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Calcium Hydroxide in Simulated Lateral Canal Filling

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Published: Tue, 10 Apr 2018

Aim: The aim of this study was to investigate the influence of calcium hydroxide dressing on the filling of simulated lateral canals by different obturation techniques. Materials and Methods: Sixty single root premolars were instrumented. Simulated lateral canals were drilled on each third of the roots. The teeth were divided into four groups: no dressing and obturation by lateral condensation technique (G1), dressing with calcium hydroxide and obturation by lateral condensation technique (G2), no dressing and obturation by hybrid technique (G3) and, dressing with calcium hydroxide and obturation by hybrid technique (G4). The teeth were maintained at 37oC in 100% humidity for seven days, and obturation techniques were performed. Radiographs were taken and lateral canals filled or unfilled were counted. Data were analyzed using ANOVA followed by Tukey’s test (α=5%). Results: The hybrid technique filled large number of lateral canals compared to lateral condensation technique, regardless the use of intracanal medication (P<0.05). Calcium hydroxide decreased the number of lateral canals filled for both lateral and hybrid techniques (P<0.05). Significant differences were observed when comparing the number of filled and unfilled lateral canals in the same root third of each group (P<0.05). Conclusion: Regardless the obturation technique, calcium hydroxide dressing reduced the penetration of filling material in simulated lateral canals. Clinical significance: The persistence of calcium hydroxide residues reduces the penetration of filling material in simulated lateral canals, possibly representing a potential cause of failure in the future.

Keywords: Calcium hydroxide, Endodontics, root canal obturation, laboratory research

Introduction

The root canal system has a very complex anatomy, characterized mainly by the presence of curvatures, accessory and lateral canals.1-3 The lateral canals can be observed anywhere along the root length of an important percentage of teeth, although more commonly in the apical third.1 Actually, the presence of lateral canals represents a challenge, as they are difficult to reach, clean, disinfect and fill during endodontic treatment,4 representing a potential cause of diseases.3,5-8

Considering that persisting bacteria may be located in not accessed areas like lateral canals, the intracanal medication and three-dimensional obturation of the root system becomes extremely important.4 The intracanal medication has been used to complete the disinfection and to prevent reinfection by these microorganisms,9-11 and can act chemically by killing microorganisms or physically by preventing bacterial penetration.12 The obturation also could prevent reinfection13 as the sealer isolates microorganisms without access to space and nutrients.14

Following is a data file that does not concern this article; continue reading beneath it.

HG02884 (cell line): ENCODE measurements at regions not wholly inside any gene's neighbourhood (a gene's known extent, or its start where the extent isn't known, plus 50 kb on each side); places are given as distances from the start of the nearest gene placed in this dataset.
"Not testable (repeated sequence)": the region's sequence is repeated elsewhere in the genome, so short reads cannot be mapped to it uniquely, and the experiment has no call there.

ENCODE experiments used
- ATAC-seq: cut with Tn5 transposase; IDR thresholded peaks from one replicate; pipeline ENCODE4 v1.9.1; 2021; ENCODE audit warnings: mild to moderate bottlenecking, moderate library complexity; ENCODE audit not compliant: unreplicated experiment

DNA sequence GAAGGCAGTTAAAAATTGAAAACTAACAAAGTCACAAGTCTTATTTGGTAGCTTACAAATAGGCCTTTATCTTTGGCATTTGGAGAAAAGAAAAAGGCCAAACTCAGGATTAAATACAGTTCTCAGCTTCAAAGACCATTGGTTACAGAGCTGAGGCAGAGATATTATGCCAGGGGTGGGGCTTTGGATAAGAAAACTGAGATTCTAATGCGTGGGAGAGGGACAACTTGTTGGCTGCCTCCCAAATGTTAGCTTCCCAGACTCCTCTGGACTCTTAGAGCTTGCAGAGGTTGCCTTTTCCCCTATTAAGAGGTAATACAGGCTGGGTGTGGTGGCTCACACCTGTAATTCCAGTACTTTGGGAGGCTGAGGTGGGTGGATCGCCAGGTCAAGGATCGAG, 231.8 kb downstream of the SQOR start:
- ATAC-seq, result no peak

Calcium hydroxide has been widely used as an intracanal medication for its antibacterial effect on most of the microorganisms identified in the root canal system.12 The therapeutic properties of this medication are associated with their pH value and with the period that they remain within the root canals.9,15 It has been pointed out that calcium hydroxide dressing for seven days with subsequent instrumentation and irrigation with sodium hypochlorite, improve the debridement of the root canal system and efficiently eliminate persistent bacteria.16,17 However, it was found that a considerable amount of calcium hydroxide paste remains attached to the root canal after instrumentation and irrigation with various solutions.18-20 Also, it is known that when calcium hydroxide is incompletely removed from the root canal, the residue compromises the endodontic sealing.20,21 Thus, it is possible that residual calcium hydroxide could obliterate the openings of the lateral canals, blocking their filling.19,22 Additionally, the type of obturation technique is a crucial factor to be considered in such situations, since the capability to ensure the filling of lateral canals is an important clinical parameter and may represent a favorable aspect of the filling technique.